Is Pop TV Getting Out of the Scripted TV Business?

Nik Wallenda Survived ‘Volcano Live’ But ABC Didn’t in Ratings Disaster

Getty

Is Pop TV Getting Out of the Scripted TV Business?

ViacomCBS network left with only the retiring “Schitt’s Creek” and “One Day at a Time” after cutting a trio of series

Pop TV’s cupboard looks awfully bare after the ViacomCBS-owned network slashed three shows from its roster. It could be a signal of a shift away from scripted content, as the newly-combined company looks to pull more of its resources together.

On Wednesday, the network abruptly canceled three of its series, including the Anna Paquin-led “Flack” just 10 days before it was set to return for its second season. Additionally, the network pulled the plug on “Florida Girls,” which had been renewed for a second season last fall, and its upcoming “Best Intentions.” Those shows will be shopped elsewhere, with ViacomCBS helping them find new platforms.

Representatives for Pop TV declined to comment further on the network’s plans going forward.

The decision comes as the network is saying goodbye to its first original series, “Schitt’s Creek,” which after years of being a cult hit has now become an actual success story, even bagging a few Emmy nominations last year, and a favorite to get more this summer. Before “Schitt’s Creek” ends, Pop will debut the fourth season of the critically-adored “One Day at a Time,” which it rescued from Netflix, and still has the Rachel Bloom-led “Mother Mary” pilot still in development.

Though “One Day at a Time” is from Sony, the three shows Pop scrapped all had one thing in common: They were all produced by outside studios. Bloom’s “Mother Mary” is from CBS TV Studios, which gives it a stronger chance of making it to air. And that’s really what this is about for ViacomCBS, which is increasingly focused on its own IP.

“Our content strategy isn’t about spending more,” ViacomCBS CEO Bob Bakish explained during the company’s first earnings call last month as a combined company,  “It’s about better aligning the combined company spending with growth potential and maximizing the value of our content, IP and franchises across our now larger asset base.”

ViacomCBS is, like all its media competitors, investing heavier into streaming. CBS All Access, which was built on the back of CBS-owned IP like “Star Trek” and “The Good Wife,” is getting reworked to become a true player alongside Netflix and Disney.

We’ll wait to see the ratings for “One Day at a Time.” Netflix’s decision to cancel the show after three seasons was widely-criticized, mostly because we never knew what kind of viewership it had. This will be the first time we’ll be able to put a hard number on how many people are actually watching this update to Norman Lear’ 1970s-era sitcom. That makes “One Day at a Time” a special case: Not only was Pop hailed for rescuing the series from the TV grim reaper, but the fervor around the series should carry  over to a strong (for Pop) Nielsen rating.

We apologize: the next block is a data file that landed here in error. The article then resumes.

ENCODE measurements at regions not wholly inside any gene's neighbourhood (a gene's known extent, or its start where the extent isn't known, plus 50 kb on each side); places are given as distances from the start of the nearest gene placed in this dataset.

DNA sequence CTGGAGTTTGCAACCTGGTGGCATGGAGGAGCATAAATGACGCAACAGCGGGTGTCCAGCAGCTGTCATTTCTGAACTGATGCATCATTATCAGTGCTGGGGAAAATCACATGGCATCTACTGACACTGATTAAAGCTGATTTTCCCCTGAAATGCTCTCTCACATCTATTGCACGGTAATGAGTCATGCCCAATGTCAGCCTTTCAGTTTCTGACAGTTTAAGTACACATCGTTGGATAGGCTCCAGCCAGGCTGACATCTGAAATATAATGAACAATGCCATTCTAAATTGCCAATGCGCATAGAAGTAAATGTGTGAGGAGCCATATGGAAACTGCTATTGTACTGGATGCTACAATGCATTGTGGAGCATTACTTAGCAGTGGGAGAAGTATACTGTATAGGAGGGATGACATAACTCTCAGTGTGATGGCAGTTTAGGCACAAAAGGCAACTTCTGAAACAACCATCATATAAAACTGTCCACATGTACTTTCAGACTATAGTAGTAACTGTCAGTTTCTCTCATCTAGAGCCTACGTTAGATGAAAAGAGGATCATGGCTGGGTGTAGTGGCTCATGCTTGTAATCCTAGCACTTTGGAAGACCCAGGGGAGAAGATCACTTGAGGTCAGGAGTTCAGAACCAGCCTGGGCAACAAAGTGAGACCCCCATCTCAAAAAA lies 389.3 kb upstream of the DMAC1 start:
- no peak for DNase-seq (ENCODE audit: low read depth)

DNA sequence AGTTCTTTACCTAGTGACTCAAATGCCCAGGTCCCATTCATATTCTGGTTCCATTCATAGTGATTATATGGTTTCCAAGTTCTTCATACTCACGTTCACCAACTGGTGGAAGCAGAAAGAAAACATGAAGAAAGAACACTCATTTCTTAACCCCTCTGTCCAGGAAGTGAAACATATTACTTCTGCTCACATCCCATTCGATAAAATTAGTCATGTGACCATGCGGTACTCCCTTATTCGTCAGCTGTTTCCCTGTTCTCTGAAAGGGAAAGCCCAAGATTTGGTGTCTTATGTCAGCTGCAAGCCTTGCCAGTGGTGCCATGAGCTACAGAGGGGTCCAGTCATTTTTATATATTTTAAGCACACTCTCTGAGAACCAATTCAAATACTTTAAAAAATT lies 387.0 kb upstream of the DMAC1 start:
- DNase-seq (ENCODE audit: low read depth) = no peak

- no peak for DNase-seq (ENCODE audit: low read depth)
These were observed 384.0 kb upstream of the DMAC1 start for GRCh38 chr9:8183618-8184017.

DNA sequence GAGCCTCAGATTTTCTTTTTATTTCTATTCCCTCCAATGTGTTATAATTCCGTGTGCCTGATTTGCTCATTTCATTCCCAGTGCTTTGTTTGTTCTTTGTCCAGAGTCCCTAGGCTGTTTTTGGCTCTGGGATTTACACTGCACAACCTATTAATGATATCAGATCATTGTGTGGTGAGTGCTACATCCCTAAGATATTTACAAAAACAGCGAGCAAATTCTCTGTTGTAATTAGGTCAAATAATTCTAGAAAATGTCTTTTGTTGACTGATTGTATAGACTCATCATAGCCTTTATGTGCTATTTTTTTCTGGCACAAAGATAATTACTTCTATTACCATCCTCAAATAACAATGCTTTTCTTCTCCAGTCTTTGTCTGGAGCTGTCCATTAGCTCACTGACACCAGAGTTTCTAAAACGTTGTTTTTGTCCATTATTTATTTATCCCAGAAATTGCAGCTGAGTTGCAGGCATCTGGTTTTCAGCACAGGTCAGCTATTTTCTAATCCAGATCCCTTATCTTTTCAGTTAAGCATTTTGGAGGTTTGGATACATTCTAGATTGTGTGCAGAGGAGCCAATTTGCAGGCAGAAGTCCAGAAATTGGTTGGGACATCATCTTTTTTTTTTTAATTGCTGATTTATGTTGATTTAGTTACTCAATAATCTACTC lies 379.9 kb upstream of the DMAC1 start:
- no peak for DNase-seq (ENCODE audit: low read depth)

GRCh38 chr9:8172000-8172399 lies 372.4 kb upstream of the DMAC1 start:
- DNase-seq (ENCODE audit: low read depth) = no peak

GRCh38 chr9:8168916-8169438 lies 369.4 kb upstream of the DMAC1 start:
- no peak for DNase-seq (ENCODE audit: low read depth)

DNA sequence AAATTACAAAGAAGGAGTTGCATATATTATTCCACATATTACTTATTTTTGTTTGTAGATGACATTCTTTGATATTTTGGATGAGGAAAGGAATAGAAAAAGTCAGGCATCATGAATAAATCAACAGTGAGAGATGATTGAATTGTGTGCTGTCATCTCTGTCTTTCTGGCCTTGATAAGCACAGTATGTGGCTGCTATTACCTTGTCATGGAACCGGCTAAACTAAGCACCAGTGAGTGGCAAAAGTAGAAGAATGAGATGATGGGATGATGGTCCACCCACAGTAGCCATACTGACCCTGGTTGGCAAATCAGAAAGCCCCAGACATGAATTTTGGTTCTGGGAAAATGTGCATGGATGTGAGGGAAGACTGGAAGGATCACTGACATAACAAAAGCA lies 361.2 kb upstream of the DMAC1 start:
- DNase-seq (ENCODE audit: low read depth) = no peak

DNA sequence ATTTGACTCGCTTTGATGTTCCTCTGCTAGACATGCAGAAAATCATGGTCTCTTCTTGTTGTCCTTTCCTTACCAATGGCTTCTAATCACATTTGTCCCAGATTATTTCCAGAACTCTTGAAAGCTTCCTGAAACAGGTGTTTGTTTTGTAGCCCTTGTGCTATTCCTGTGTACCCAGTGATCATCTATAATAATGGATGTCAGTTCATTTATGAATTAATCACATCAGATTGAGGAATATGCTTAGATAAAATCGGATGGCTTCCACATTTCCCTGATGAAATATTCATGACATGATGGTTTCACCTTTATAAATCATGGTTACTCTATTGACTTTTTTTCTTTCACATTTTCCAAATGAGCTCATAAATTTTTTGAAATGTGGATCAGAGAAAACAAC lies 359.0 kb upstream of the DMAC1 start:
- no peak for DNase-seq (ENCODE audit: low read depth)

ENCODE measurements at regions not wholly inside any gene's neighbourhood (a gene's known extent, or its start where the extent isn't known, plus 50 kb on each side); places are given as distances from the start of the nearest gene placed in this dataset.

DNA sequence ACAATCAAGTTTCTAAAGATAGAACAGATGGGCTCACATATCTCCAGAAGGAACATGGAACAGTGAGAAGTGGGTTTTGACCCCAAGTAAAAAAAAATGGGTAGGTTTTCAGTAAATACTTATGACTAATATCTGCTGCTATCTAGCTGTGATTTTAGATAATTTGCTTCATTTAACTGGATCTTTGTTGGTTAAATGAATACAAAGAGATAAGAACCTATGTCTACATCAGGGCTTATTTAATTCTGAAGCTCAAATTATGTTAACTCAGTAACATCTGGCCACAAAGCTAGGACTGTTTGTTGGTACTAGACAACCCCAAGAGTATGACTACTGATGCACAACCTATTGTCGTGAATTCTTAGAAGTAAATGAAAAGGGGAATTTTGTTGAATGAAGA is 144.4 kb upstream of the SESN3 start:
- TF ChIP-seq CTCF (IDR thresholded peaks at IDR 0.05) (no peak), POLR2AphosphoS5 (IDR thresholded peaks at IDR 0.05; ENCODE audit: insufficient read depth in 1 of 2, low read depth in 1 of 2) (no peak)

But if this week’s news does signal that Pop is getting out of the scripted content game, it would join a long list of basic cable networks that have waved the white flag in the Peak TV era.

It wouldn’t even be the first ViacomCBS network to do so, with MTV, VH1 and CMT having all more or less shut down their scripted content outputs. TV Land is down to one original scripted with “Younger,” though that series is likely nearing the end of its run, heading into its seventh season (and that show was nearly moved over to Paramount Network, before a last-minute reversal). One thing all of those networks have in common: They’re all in the same Entertainment & Youth Brands group that is run by Chris McCarthy. The same group that Pop was just moved under, which has already resulted in staff layoffs.

Pop is on the smaller side of cable networks in terms of distribution, available in around 70 million homes. That puts its more on the same scale as Sundance or Oxygen, vs. more established networks like AMC or FX. Bakish and the Viacom team inherited Pop from last year’s merger with CBS. CBS acquired a 50% stake in the channel from Lionsgate in 2013 when it was still TV Guide Channel, and renamed it TVGN. In 2015, the network was rebranded as Pop TV. CBS bought out Lionsgate’s half last year.

But Pop fans shouldn’t be wary that the channel will go the way of The Esquire Network or Pivot, at least not yet. Brad Schwartz is still running things and a ViacomCBS insider tells TheWrap the channel remains an important asset to the company and described the content plans as “evolving.” When TheWrap caught up with Schwartz during the Television Critics Association press tour in January, he sounded optimistic of getting to play in the larger ViacomCBS sandbox, saying it “kind of opens us up to Paramount Studio, CBS Television Studio, the libraries and IP of both of those networks.”

But we’ve seen this movie before. Going forward, it could be just as likely that ViacomCBS will center its scripted programming around its major broadcast network (CBS) and pay-cable channel (Showtime), and its two basic cable networks Paramount and BET.

Tim Baysinger